In logic, a consistent theory is one that does not contain a contradiction^{[1]}. The lack of contradiction can be defined in either semantic or syntactic terms. The semantic definition states that a theory is consistent if it has a model; this is the sense used in traditional Aristotelian logic, although in contemporary mathematical logic the term satisfiable is used instead. The syntactic definition states that a theory is consistent if there is no formula P such that both P and its negation are provable from the axioms of the theory under its associated deductive system.
If these semantic and syntactic definitions are equivalent for a particular logic, the logic is complete.^{[2]} The completeness of sentential calculus was proved by Paul Bernays in 1918^{[3]} and Emil Post in 1921^{[4]}, while the completeness of predicate calculus was proved by Kurt Gödel in 1930^{[5]}, and consistency proofs for arithmetics restricted with respect to the induction axiom schema were proved by Ackermann (1924), von Neumann (1927) and Herbrand (1931)^{[6]}. Stronger logics, such as secondorder logic, are not complete.
A consistency proof is a mathematical proof that a particular theory is consistent. The early development of mathematical proof theory was driven by the desire to provide finitary consistency proofs for all of mathematics as part of Hilbert's program. Hilbert's program was strongly impacted by incompleteness theorems, which showed that sufficiently strong proof theories cannot prove their own consistency (provided that they are in fact consistent).
Although consistency can be proved by means of model theory, it is often done in a purely syntactical way, without any need to reference some model of the logic. The cutelimination (or equivalently the normalization of the underlying calculus if there is one) implies the consistency of the calculus: since there is obviously no cutfree proof of falsity, there is no contradiction in general.
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In theories of arithmetic, such as Peano arithmetic, there is an intricate relationship between the consistency of the theory and its completeness. A theory is complete if, for every formula φ in its language, at least one of φ or ¬ φ is a logical consequence of the theory.
Presburger arithmetic is an axiom system for the natural numbers under addition. It is both consistent and complete.
Gödel's incompleteness theorems show that any sufficiently strong effective theory of arithmetic cannot be both complete and consistent. Gödel's theorem applies to the theories of Peano arithmetic (PA) and Primitive recursive arithmetic (PRA), but not to Presburger arithmetic.
Moreover, Gödel's second incompleteness theorem shows that the consistency of sufficiently strong effective theories of arithmetic can be tested in a particular way. Such a theory is consistent if and only if it does not prove a particular sentence, called the Gödel sentence of the theory, which is a formalized statement of the claim that the theory is indeed consistent. Thus the consistency of a sufficiently strong, effective, consistent theory of arithmetic can never be proven in that system itself. The same result is true for effective theories that can describe a strong enough fragment of arithmetic – including set theories such as Zermelo–Frankel set theory. These set theories cannot prove their own Gödel sentences  provided that they are consistent, which is generally believed.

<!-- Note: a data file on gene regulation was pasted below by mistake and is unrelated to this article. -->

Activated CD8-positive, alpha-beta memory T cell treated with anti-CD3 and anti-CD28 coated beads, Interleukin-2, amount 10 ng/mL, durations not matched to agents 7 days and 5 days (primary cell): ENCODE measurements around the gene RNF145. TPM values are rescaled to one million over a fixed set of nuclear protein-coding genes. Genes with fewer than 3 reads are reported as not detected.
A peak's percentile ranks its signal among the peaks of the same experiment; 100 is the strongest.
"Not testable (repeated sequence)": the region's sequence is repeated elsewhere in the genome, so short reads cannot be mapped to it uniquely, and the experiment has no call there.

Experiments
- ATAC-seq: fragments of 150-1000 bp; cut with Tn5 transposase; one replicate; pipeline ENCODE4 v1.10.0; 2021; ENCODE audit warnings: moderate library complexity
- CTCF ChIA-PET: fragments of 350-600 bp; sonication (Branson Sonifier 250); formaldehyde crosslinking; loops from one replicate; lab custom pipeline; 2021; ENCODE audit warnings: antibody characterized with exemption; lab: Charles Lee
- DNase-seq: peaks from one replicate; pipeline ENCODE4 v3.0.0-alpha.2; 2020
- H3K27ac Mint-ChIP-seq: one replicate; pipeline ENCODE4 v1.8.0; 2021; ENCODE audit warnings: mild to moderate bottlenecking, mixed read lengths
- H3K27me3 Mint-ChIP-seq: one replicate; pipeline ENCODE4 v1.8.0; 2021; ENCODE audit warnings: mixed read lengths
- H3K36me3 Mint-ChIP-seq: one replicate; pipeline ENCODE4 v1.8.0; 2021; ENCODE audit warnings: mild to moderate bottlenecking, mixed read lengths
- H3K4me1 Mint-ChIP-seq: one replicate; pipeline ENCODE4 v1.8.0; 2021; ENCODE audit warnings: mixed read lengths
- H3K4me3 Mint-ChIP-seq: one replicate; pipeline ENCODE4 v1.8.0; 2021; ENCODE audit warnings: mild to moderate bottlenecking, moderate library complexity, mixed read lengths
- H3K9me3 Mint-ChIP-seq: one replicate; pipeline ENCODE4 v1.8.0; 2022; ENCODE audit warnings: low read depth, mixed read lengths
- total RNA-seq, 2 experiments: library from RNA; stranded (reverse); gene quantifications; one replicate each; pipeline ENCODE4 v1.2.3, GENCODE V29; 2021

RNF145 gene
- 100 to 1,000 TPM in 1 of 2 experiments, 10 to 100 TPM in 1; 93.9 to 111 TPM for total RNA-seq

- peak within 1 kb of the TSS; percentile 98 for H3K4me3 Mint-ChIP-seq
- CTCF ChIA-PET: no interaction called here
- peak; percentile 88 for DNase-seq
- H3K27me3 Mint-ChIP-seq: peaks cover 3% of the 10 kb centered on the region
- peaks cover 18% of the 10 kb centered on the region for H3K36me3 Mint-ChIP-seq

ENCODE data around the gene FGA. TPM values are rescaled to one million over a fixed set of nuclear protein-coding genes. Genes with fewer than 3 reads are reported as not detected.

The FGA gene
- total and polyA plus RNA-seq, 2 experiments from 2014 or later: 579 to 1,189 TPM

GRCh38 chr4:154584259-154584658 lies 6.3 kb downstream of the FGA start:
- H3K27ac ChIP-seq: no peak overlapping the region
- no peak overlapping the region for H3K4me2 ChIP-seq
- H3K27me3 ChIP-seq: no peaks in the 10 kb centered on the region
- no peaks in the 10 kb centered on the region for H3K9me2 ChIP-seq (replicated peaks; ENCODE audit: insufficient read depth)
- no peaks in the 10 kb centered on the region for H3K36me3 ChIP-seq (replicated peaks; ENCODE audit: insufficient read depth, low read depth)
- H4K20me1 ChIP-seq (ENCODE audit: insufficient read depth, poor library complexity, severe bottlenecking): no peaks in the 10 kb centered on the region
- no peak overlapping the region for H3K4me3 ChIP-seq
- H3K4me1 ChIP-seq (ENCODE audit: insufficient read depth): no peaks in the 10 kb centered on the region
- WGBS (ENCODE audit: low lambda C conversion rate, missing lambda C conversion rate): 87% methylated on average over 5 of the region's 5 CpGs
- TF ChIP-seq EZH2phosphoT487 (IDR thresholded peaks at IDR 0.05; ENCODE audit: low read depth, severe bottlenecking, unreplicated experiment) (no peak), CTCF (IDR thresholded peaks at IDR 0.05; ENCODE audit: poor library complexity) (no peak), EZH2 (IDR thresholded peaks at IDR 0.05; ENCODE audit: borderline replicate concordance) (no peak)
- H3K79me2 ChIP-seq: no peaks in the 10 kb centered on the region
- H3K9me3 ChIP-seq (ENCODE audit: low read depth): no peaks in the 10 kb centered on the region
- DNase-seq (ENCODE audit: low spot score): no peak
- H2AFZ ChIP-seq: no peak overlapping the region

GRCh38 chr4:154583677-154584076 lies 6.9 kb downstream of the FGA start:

A set of formulas Φ in firstorder logic is consistent (written ConΦ) if and only if there is no formula φ such that and . Otherwise Φ is inconsistent and is written IncΦ.
Φ is said to be simply consistent if and only if for no formula φ of Φ are both φ and the negation of φ theorems of Φ.
Φ is said to be absolutely consistent or Post consistent if and only if at least one formula of Φ is not a theorem of Φ.
Φ is said to be maximally consistent if and only if for every formula φ, if Con then .
Φ is said to contain witnesses if and only if for every formula of the form there exists a term t such that . See Firstorder logic.
1. The following are equivalent:
(a) IncΦ
(b) For all
2. Every satisfiable set of formulas is consistent, where a set of formulas Φ is satisfiable if and only if there exists a model such that .
3. For all Φ and φ:
(a) if not , then Con;
(b) if Con Φ and , then Con;
(c) if Con Φ, then Con or Con.
4. Let Φ be a maximally consistent set of formulas and contain witnesses. For all φ and ψ:
(a) if , then ,
(b) either or ,
(c) if and only if or ,
(d) if and , then ,
(e) if and only if there is a term t such that .
Let Φ be a maximally consistent set of formulas containing witnesses.
Define a binary relation on the set of Sterms if and only if ; and let denote the equivalence class of terms containing ; and let where is the set of terms based on the symbol set .
Define the Sstructure over the termstructure corresponding to Φ by:
(1) For nary , if and only if ,
(2) For nary , ,
(3) For , .
Let be the term interpretation associated with Φ, where .
There are several things to verify. First, that ˜ is an equivalence relation. Then, it needs to be verified that (1), (2), and (3) are well defined. This falls out of the fact that ˜ is an equivalence relation and also requires a proof that (1) and (2) are independent of the choice of class representatives. Finally, can be verified by induction on formulas.